‘WOMEN NOT BEING HEARD’ AS SNP CANDIDATE DEFENDS HIS GRA CONCERNS

The SNP’s election candidate for Kirkcaldy & Cowdenbeath has broken with the party’s stated commitment on self-declaration for trans people after a social media row emerged this week.

Neale Hanvey was responding to challenges about a Twitter exchange which seemed to conflate changes to the GRA (Gender Recognition Act) with trans people being sexual predators.

Mr Hanvey told us:

“I want to see reform to the GRA. I want the experience of trans people in that legal process to not be demeaning or disheartening. I do not know if ‘Self ID’ [sic] as initially consulted on is the answer.”

The Scottish Government’s Equalities Secretary, and neighbouring constituency MSP, Shirley-Anne Somerville, has already committed to fulfill changes to the GRA, including self-declaration.

Neale was the Convener of Fife Pride in 2018 but it’s understood he has now left that position. He insisted he was a supporter of trans rights but that the concerns of women were not being heard:

“I am not trans and I do not believe that anyone can truly comprehend what it is to be trans unless you have that lived experience. I have a huge amount of admiration for trans people and their courage to make, what is an unimaginable journey for me. Indeed as a society we have a shared responsibility to protect and value everyone, and that requires recognising and accommodating difference.”

“The current debate about self ID and gender recognition has been anything but a debate. There is a virulent intolerance from some quarters (albeit a minority) to anyone who does not sign-up to the TRA agenda, including attacks on trans women who do not subscribe to the current #TWAW (Trans Women Are Women) narrative. They have told me they feel their identity as a trans woman is being taken away from them.”

But his political opponent, Scottish Labour’s Lesley Laird, has called out his comments as “inflammatory”, telling us:

“Neale Hanvey’s comments have caused upset in our community at a time when we should all be coming together. There is enough division within the country without using inflammatory language in a debate that needs more understanding.”

“I support reform of the GRA and UK Labour will bring forward changes, while calling for the Scottish Government to do the same. Everyone, particularly those in public life, has a responsibility to engage with others in a respectful and understanding manner.”

There was reaction too from trans people living in the constituency Mr Hanvey hopes to win at the General Election on 12th December.

‘Eve’, a trans woman from Kirkcaldy who asked us not to use her real name, said she felt completely let down by the SNP on trans rights and felt Mr Hanvey’s comments were a symptom of a cancer within the party:

“I stopped my SNP membership after they failed to do what they promised after the first GRA consultation and since then, this delay has strengthened the hand of people with so-called ‘legitimate concerns’ about us, it’s eating away at the party. To say that making a process easier for me to get a Gender Recognition Certificate makes it more likely that sexual predators and pedophiles will attack women and children just makes me sick.”

“All the women’s groups have come out in support of these changes, but the ‘gender critical’ complainers just seem to think up more conspiracy theories that these hardworking charities are somehow in the pocket of the Government because they get money from them, it’s so sad.”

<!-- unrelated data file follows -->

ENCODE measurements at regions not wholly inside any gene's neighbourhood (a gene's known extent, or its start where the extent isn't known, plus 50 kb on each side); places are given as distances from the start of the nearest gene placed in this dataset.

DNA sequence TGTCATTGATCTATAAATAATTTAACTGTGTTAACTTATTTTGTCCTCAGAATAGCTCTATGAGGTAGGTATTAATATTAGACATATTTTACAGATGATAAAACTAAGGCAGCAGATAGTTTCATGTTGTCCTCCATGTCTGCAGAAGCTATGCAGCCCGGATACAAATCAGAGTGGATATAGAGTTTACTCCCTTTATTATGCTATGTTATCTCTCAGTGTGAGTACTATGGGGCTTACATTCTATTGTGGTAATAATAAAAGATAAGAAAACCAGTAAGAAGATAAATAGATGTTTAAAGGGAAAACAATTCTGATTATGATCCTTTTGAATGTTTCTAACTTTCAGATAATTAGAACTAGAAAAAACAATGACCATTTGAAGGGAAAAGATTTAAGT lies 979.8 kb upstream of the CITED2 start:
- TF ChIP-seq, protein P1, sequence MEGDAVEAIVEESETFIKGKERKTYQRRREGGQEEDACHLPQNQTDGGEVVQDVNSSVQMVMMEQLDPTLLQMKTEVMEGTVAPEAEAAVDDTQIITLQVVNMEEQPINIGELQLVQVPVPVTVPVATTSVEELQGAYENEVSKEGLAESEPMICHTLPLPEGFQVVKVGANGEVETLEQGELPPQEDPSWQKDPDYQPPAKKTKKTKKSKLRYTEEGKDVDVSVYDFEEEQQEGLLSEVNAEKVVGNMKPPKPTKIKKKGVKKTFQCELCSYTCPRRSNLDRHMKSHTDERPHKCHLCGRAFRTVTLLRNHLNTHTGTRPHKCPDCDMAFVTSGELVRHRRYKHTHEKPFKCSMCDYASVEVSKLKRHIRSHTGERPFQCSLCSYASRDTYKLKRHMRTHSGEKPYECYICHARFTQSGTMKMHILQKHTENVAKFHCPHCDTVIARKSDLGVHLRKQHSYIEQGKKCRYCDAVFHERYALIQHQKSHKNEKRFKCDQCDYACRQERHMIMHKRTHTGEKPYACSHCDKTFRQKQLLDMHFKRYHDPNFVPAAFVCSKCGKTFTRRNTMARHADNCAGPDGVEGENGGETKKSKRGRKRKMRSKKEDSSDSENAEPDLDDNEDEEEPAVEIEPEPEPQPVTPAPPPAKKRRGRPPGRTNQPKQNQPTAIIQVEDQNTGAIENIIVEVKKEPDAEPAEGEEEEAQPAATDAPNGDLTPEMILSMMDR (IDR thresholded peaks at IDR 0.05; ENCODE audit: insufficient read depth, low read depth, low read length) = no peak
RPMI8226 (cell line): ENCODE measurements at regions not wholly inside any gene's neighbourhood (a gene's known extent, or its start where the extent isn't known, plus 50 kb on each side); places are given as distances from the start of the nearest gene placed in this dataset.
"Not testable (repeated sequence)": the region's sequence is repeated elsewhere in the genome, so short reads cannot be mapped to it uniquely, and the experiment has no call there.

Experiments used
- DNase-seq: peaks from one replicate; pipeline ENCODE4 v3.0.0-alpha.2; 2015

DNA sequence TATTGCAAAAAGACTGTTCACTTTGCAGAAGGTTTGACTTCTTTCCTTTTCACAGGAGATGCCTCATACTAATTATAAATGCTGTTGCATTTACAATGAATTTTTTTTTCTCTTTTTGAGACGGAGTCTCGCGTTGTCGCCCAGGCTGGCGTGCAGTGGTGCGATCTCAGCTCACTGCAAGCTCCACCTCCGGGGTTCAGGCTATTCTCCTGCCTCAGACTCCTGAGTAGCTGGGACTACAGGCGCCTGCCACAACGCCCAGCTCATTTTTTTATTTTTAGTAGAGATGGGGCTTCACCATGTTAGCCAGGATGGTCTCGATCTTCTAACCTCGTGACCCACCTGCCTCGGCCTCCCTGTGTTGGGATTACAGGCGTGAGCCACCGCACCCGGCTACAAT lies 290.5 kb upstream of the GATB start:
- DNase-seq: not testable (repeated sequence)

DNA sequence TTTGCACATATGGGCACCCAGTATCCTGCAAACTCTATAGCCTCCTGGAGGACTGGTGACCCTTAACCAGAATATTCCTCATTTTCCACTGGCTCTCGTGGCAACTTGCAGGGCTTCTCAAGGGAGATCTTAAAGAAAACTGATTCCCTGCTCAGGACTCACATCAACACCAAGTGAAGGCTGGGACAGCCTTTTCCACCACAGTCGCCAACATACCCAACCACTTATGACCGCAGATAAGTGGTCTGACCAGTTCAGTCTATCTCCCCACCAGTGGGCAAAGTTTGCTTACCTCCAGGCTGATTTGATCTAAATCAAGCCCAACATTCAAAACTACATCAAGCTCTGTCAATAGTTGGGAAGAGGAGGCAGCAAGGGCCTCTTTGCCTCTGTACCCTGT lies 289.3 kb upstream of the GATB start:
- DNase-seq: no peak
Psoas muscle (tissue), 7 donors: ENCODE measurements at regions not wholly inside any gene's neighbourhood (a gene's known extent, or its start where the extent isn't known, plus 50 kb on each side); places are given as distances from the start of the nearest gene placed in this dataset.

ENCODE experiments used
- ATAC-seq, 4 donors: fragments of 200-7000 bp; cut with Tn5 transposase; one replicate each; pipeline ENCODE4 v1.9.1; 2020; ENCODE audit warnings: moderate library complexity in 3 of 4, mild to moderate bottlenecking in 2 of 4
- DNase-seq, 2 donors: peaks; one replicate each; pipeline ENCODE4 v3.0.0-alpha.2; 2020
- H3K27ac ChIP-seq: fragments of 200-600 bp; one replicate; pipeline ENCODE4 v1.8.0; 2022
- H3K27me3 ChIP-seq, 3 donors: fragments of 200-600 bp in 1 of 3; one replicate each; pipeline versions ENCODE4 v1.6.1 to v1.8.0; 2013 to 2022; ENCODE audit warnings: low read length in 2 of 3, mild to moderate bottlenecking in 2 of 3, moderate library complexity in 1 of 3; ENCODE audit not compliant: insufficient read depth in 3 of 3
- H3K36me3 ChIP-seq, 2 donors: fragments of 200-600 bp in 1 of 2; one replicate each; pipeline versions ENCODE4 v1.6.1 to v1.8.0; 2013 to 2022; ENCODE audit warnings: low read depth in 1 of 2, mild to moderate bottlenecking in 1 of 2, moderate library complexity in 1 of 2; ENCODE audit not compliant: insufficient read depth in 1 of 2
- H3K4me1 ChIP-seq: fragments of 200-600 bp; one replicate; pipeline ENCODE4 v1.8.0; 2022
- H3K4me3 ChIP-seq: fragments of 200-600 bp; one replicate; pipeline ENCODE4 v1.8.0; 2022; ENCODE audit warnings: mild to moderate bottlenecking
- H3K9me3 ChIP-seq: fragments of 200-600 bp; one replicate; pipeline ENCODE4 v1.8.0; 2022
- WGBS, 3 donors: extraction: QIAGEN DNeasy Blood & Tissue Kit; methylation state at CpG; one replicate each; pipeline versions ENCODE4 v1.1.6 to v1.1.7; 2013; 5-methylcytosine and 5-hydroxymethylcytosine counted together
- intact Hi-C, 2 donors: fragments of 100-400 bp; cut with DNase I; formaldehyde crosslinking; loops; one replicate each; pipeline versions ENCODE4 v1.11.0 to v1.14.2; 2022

Addressing the feelings of disappointment by locals, Mr Hanvey said:

“I am confident that the concerns that have been expressed about non-trans people – and most specifically predatory cis men – trying to misuse GRA reform can be fully addressed in the legislation. There are already plenty of voices and organisations out there saying that the reality is that those risks can be managed, but unfortunately these are not being heard in the maelstrom of abuse that flies around on Twitter. What is shameful is that the message being used by some is that any potential risk that exists comes from trans people. It does not.”

But in a tweet of 30th September, Hanvey seems to do just that, highlighting the alleged trans status of child murderer Ian Huntley as being a reason that “alarm bells” should be ringing about GRA reform, when in fact this has nothing to do with the proposed reforms of the Act.

Neale has also been sympathetic to the new LGB Alliance, a group launched recently in England, which has been widely criticised for its outright exclusion of trans people.

It’s true that Twitter is rarely a place for meaningful, reasoned discussion on any number of political issues, but certainly not issues like GRA reform which have seen such polarised views.

It is a place to understand how our politicians, and prospective politicians, engage on certain topics and where they stand on important issues.

And while we cannot under any circumstances justify violence or threats of violence against those who challenge GRA reform or those who support change, it is understandable that trans people and their allies feel under attack themselves from individuals, including elected members and prospective members, of a party who appears to be rowing back on promises to make their lives better.

LGBT groups and women’s groups are agreed that we should all do everything possible to protect women from predatory men.

But the reforms promised by the SNP and other parties, supported by women’s organisations and with the reasonable exclusions allowances under the Equality Act, are about giving trans people the dignity to live their lives as they wish.

Self-declaration and self-identification are two very different things. Politicians and those in public life must educate themselves and know the difference before whipping up a storm that further alienates one of the most marginalised groups in society. We cannot stand by while some would see us create a sub-level of human existence – Women, Men then Trans women and Trans men with somehow less of a legal status.

If we take the gender critical view to its end point, do we introduce trans-only changing rooms, trans-only toilets, trans-only sports events, trans-only seats on buses – surely we learned the lessons from a dark past that segregation is not the answer.

To describe trans women as women and trans men as simply men is not a fashionable ‘narrative’ or the expression of a ‘woke’ millennial, it is to acknowledge the authentic identity of that individual, whatever body parts *you think* they have. It’s a position we will continue to defend.